Senior leaders are recognising that they are not only role models within their organisations, where they impact the well-being of their employees, but also in wider society. For the new breed of leaders, the key to success lies in understanding that business results and social responsibility are interwoven.
Harveen Gill, managing director, HGA Group
Retailers will need someone who can take a fresh approach to international markets. It was very interesting to hear Theresa May talk about partnering with Africa on her recent trip to South Africa, and retail leaders will need to be reactive to whatever opportunities Brexit brings.
We’re still seeing that push and pull between hiring outside of the industry and those with proven experience – House of Fraser CEO Alex Williamson, for example, comes from outside fashion, but it was interesting to see Fiona Lambert, someone with a very strong track record, joining River Island [as managing director of new business development in June].
What will become more important is cross-functional leadership across different departments. There isn’t a set blueprint for organisations in terms of whether they hire from within or outside the industry, but we know that the fallout from Brexit is going to be muddy. This means that the one skill set that the future retail CEO will have to have is the ability to bring silos together.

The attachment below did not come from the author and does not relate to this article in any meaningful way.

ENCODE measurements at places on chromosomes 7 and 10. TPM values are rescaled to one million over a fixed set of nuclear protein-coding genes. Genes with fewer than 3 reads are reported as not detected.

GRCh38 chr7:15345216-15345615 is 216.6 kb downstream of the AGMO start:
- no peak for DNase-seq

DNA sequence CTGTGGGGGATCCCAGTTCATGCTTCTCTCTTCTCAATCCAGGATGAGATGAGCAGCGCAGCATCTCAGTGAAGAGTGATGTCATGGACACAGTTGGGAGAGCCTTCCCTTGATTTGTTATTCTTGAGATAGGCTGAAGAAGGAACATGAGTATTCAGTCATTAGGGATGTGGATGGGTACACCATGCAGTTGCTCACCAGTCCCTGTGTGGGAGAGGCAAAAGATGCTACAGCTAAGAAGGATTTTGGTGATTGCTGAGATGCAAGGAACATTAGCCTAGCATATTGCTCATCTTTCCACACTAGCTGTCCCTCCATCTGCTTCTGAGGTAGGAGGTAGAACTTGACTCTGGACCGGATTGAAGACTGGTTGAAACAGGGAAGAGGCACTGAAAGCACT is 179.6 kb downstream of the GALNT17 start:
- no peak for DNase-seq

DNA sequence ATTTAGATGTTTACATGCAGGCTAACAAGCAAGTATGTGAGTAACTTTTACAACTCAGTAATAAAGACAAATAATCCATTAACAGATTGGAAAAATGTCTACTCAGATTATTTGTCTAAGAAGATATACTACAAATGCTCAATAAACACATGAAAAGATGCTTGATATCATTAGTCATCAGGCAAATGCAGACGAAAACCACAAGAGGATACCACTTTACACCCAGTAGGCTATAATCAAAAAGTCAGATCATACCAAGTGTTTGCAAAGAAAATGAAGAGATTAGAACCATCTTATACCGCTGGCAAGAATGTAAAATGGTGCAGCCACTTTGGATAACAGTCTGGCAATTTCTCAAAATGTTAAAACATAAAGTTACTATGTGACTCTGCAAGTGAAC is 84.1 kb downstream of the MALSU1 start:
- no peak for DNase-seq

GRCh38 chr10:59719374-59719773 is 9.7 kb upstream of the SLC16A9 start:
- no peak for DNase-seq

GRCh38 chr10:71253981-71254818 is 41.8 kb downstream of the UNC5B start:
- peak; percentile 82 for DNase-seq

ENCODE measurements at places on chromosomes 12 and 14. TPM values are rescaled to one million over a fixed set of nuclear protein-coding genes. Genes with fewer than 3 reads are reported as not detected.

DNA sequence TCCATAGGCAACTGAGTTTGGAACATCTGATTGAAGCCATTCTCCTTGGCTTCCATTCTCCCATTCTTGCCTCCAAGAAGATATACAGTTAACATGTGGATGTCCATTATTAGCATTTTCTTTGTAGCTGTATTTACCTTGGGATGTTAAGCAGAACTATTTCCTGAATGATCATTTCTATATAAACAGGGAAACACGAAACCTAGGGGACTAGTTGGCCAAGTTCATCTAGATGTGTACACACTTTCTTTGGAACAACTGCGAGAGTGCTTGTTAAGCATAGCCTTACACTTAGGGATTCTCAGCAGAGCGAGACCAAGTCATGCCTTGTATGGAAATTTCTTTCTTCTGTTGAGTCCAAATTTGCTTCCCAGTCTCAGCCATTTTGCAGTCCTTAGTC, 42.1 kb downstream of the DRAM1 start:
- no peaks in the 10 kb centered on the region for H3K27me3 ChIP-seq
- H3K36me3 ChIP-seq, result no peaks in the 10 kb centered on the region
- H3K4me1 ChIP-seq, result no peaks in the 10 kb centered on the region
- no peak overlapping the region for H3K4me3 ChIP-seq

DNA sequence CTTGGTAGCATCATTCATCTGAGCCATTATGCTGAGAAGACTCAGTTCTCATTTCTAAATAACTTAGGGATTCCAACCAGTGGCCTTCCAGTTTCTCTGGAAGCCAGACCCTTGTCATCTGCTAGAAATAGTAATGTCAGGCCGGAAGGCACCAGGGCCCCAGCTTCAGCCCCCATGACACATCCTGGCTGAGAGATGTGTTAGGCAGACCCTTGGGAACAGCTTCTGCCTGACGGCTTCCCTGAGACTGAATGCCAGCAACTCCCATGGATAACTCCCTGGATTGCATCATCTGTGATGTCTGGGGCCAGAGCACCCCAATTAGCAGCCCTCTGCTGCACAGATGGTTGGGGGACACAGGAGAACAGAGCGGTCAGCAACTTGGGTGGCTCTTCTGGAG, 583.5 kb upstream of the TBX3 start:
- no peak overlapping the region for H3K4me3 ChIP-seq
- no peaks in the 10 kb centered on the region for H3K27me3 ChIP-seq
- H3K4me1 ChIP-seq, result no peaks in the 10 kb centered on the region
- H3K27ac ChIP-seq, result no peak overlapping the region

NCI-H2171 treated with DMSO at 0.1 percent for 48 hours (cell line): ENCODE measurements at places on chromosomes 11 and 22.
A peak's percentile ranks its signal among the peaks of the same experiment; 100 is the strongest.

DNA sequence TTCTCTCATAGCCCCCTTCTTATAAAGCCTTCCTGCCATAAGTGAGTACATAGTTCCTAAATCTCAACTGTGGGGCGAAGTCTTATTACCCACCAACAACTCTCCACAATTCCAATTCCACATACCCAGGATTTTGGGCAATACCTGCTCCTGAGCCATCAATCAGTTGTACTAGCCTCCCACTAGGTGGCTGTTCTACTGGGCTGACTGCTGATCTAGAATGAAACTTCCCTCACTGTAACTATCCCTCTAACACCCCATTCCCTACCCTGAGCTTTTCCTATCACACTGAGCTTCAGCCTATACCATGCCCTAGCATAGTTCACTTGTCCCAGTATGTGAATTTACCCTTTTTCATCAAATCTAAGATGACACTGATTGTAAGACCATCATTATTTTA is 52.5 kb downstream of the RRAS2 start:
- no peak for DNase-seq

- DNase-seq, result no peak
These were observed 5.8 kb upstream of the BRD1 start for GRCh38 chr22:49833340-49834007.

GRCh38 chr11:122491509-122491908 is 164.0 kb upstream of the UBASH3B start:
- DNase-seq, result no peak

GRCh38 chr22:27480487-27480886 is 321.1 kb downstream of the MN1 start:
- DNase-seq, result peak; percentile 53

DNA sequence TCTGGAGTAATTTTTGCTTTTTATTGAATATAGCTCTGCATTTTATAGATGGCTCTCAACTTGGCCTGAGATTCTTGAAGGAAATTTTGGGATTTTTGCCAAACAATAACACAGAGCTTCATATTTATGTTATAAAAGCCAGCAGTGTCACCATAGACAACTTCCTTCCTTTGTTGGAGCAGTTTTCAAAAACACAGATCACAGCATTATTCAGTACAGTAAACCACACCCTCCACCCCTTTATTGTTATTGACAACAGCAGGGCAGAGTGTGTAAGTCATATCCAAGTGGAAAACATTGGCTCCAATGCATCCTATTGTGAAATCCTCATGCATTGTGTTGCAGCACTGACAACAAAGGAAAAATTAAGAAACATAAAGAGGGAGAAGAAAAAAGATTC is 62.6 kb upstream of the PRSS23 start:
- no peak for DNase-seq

They will also have to have an inherent brightness and be well respected. The retail sector has lost a lot of talent to banking and technology, and that is a concern. We need to attract the finest brains to this industry at a time when the British Retail Consortium estimates that 900,000 UK retail jobs could be lost by 2025. Why would the brightest and the best choose to join this sector? There needs to be a joined-up approach between retailers, brands and the government.
There are also still some “grand-daddies” of the fashion retail industry. It would be great to see a younger generation with a wide skill set coming through.